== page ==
By Fabio Parasecoli, Associate professor and coordinator of food studies, The New School.
Veganism has been a relatively new addition to my personal foodscape. When I first moved to the U.S., eighteen years ago, I did not know what it was. I had never heard of veganism in Italy. At the time, it was not a common practice there (it is now). Now, although not a vegan, I can cook vegan meals. Many traditional Italian recipes are actually vegan, as meat and dairy were somewhat of a luxury until quite recently.
A few months ago I had colleagues over, and as a couple of them are vegan, I found it easier to make the whole meal vegan. And – not to toot my own horn – it was not any less enjoyable because of it. My only moment of hesitation was over the decision to use honey for a roasted carrot dish with cumin and cilantro. Some vegans consume honey while others argue that it is an animal product, and as such the result of exploitation by humans. This is a point that also the feature-length animation film Bee Movie makes, with some humor. In it, a bee convinces the insects in his beehive to stop providing honey to the humans. However, the bees also discontinue the pollination of flowers, causing havoc on the whole ecosystem. Although I do not believe it was the intention of Bee Movie to take on veganism, the plot hints to the complex relations between humans and animals, to which veganism tries to provide an ethical and political response. The presence of this theme in a children’s cartoon reflects its pervasiveness in today’s public conversations about food.
The motivations that lead individuals to go vegan, and the way society at large perceives and talks about them is the theme of The Vegan Studies Project: Food, Animals, and Gender in the Age of Terror, by Laura Wright, a literature professor at Western Carolina University. Although the book is not an easy read, as its language is steeped in critical and literary theory, it focuses on news, advertising, and popular culture that is very much part of our daily experience. The title itself – meant “in the spirit of play” – suggests a certain proximity of Wright’s work with burgeoning fields of research such as food studies, fat studies, and animal studies. Veganism, which is now very visible in US social and cultural debates about food, health, and the environment, begs for a deeper understanding beyond any easy rebuttal.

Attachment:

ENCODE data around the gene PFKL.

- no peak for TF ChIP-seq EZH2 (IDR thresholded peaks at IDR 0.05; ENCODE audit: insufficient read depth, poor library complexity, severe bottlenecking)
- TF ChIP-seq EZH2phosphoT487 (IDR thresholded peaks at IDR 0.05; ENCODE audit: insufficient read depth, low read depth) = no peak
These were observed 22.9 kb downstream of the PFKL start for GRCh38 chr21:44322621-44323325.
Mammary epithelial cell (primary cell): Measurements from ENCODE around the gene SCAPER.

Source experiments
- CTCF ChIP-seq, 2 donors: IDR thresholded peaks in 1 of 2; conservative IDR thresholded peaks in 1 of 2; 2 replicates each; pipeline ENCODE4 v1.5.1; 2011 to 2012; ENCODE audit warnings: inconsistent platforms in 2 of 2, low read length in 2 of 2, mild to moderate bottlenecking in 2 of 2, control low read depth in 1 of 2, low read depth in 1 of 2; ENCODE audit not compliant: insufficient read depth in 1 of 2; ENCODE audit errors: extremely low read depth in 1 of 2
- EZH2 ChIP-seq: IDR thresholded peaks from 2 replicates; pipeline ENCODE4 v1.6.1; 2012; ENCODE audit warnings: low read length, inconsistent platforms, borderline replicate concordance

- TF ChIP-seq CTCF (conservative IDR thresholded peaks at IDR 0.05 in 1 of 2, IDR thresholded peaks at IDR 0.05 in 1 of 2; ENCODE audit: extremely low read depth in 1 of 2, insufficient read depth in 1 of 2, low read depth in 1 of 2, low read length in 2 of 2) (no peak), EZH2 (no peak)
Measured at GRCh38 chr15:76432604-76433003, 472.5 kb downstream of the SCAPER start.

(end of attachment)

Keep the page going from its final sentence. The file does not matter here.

The author’s main argument is that veganism is both an identity category – just like religion, sexual orientation, or national origin – and a practice, as it reflects itself in many choices ranging from shopping to cooking. As such, its manifestations are far from univocal, and it would be a mistake to focus uniquely on the experience of white vegans. Wright frames veganism within an ecofeminist approach, examining forms of oppressions that place nature, the body, and women in direct opposition – and in an inferior position – against culture, the spirit and men. In this context, the consumption of meat is marked as quintessentially masculine. Historically, the manhood of ethnic males that consumed limited amounts of meat or preferred vegetables has often been questioned in the US. Veganism is either perceived as a challenge to mainstream food customs or instead presented as the “idealized paragon of health, beauty, and strength.”
For Wright, veganism is “in stark opposition to the consumer mandate of U.S. capitalism, and for this reason the actions of individual vegans pose a substantial – if symbolic – threat to such a paradigm.” The author argues that this contrast has become much starker after 9/11, when “nation, religion, and diet all functioned as the criteria by which we posited our difference – our very humanity – from the animality of our attackers.” Remember freedom fries? And how comfort food came back in vogue with a vengeance? Wright points out how in this kind of rhetoric, vegans are often described as extremists, dogmatic, and irrational.
The book proceeds to examine different aspects of veganism in popular culture, from the vampires in Twilight and True Blood who refuse to drink blood, to zombies and post-apocalyptic survivors. However, I found the author particularly effective in the two chapters that discuss veganism within the wider social and cultural debates about femininity and masculinity, from the comparison of women’s veganism to anorexia or, at least, a disordered eating pattern, to the symbolic emasculation of male vegan, perceived as an aspect of a supposed “crisis of masculinity.” I am not sure if Wright’s intention to open a whole new field of inquiry and scholarship will come to fruition, but she definitely offers many arguments that deserve attention and reflection.